Edwards (standing) and friends.Crib Goch 1935
Nearly quarter of a century after his untimely death, at the age of forty-eight, the climbing career of John Menlove Edwards, one of the most curious in British climbing history, still exerts a compelling fascination. As an innovator, he was the most prolific cragsman of the thirties, pioneering at least ninety new climbs or variations. Not interested in aesthetically pleasing lines, Edwards usually selected a less-popular cliff and dissected it over a period of time, sometimes in the process producing mediocre climbs on loose, vegetated rock — a factor seized upon by his critics- but as posterity has shown,a pointer to the future. It is impossible to divorce his traumatic and tortured life from his mountaineering activities, or indeed, the remarkable feats of rowing, sailing or swimming in which J.M.E. indulged at various times — each were an integral part of his complex make-up. Towards the end of his life he considered himself a failure, yet he was a man gifted with an array of talent. As a writer he has been described as having one of the most exciting styles of prose-writing between the wars.
His poetry, original and deeply expressive and has received similar praise.He was a proven success as a clinical psychiatrist with a brilliant career ahead of him but it was enough for him and he entered the maze of experimental psychiatry, devoting many years of study to the subject. Mainly because of the war, little progress was made in the field of psychiatric medicine in this country and Edwards was ploughing a lone furrow — the intensity of the work, the deprivation and isolation he imposed upon himself, the inner conflicts of his suppressed homosexual tendencies and the extreme social pressures which he was forced to endure as a conscientious objector during the war years, all helped to erode his resilience. Now in a weakened state, the total rejection of his theories by his fellow psychiatrists, much of it in crude note form, was to him, unacceptable — the tragedy was drawing to its inevitable end and after at least two suicide attempts, Edwards had to suffer the mortifying experience of being committed to Denbigh Mental Hospital where he underwent electric shock treatment.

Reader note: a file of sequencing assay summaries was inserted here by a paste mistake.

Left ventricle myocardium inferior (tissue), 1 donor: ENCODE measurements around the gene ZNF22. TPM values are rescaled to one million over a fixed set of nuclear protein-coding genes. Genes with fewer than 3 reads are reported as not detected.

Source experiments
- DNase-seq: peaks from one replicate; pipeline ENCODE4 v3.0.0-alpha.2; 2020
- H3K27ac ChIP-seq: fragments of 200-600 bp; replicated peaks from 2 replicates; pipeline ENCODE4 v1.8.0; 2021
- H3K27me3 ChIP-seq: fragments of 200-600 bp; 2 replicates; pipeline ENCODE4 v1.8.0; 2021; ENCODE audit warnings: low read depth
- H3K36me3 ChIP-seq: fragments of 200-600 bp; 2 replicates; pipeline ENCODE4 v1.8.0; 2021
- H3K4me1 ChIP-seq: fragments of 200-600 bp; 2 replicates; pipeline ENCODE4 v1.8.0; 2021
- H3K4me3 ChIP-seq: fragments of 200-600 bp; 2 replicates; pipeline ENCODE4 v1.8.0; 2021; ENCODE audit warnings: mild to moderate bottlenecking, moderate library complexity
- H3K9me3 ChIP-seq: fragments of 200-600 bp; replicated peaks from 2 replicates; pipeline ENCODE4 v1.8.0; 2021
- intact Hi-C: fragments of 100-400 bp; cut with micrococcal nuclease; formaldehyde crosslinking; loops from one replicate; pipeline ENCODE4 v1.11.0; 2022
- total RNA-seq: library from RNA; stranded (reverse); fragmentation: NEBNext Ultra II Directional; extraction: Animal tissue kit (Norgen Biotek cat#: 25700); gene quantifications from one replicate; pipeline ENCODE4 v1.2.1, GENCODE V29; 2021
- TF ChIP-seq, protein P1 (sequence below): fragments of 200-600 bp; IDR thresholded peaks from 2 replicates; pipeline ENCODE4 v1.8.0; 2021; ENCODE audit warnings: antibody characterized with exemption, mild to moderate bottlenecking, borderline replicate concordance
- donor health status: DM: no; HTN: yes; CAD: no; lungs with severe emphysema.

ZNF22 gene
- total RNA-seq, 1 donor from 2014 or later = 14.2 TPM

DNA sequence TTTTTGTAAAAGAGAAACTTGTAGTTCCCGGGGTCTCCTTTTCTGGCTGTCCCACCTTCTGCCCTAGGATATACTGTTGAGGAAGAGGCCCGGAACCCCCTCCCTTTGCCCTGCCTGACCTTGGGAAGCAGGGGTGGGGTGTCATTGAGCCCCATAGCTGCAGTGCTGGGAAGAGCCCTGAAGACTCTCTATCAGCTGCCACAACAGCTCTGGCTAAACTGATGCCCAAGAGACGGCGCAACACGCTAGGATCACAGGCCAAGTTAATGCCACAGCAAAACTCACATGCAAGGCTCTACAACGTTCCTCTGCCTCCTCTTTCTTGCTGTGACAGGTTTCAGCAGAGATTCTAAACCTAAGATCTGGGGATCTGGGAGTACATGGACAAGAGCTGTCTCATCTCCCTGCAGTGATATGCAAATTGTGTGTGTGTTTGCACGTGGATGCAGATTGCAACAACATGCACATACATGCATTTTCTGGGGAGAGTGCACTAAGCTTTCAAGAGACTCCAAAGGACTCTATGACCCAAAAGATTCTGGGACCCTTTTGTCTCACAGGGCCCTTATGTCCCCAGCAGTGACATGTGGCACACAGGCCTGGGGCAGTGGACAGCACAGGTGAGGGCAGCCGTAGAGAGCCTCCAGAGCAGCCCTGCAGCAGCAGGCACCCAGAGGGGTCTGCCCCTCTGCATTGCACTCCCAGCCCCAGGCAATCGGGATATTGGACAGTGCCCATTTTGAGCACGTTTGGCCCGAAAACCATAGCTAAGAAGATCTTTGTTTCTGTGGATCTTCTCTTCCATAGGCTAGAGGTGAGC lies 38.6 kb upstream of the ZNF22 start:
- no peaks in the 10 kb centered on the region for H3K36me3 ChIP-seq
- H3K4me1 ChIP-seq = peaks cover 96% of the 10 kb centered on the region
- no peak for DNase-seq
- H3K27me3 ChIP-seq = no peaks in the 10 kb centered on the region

It was to no avail and sometime later he gave up the battle for life before darkness and despair submerged him completely. On the 2nd February, 1958, he ended it all by swallowing potassium cyanide. Since his death two generations of climbers have journeyed through British mountaineering and there is a danger that the deeds of the great figures of the past, like Edwards, will be lost in the passage of time — this would be a tragedy because the climbing world owes him a debt that will probably never be fully realised.
Menlove Edwards was born in 1910 at Crossens village, near Southport; he is remembered as a rather shy and sensitive lad, who despite his already powerful build, was usually the family peacemaker whenever his two elder brothers were involved in childish squabbles. At the age of thirteen he won a scholarship to Fettes public school where the lack of privacy and the astringent atmosphere were completely alien to his retiring nature. He shone at sports and distinguished himself at swimming, hockey and cricket. After winning the Begg Memorial Exhibition, he disappointed his family by refusing the possibility of reading medicine at Edinburgh University, choosing instead to enrol at Liverpool University where he could be near his family, concerned about his father, who was forced to retire through ill-health on a vicar's meagre pension. At Liverpool University he was introduced to climbing by his brother, Hewlett—this was in 1929 and his progress the next year was phenomenal!
In August, 1930, he pioneered Ochre Slab on Lliwedd, followed a few months later by Route V on the East Wall of Idwal Slabs and by the end of 1931 he was responsible for fourteen new climbs in Snowdonia, the pick of these being Flying Buttress and Spiral Stairs on Dinas Cromlech, the Girdle Traverse of Idwal East Wall and the Final Flake on Glyder Fach. On the 29th August, 1931, he emphasised his arrival in British climbing by becoming the first cragsman to lead Flake Crack, Scafell Central Buttress, without aid at the chockstone and without prior inspection —Edwards was only twenty at the time. He made the ascent in rubbers and later returned to claim the first lead in nailed boots. In the same year, Edwards seconded Kirkus when he pioneered the Chimney Route on Cloggy, and in 1933, Kirkus followed J.M.E. up Nebuchadnezzar' s Crawl on Dinas Cromlech — the only two routes these master climbers ever essayed jointly.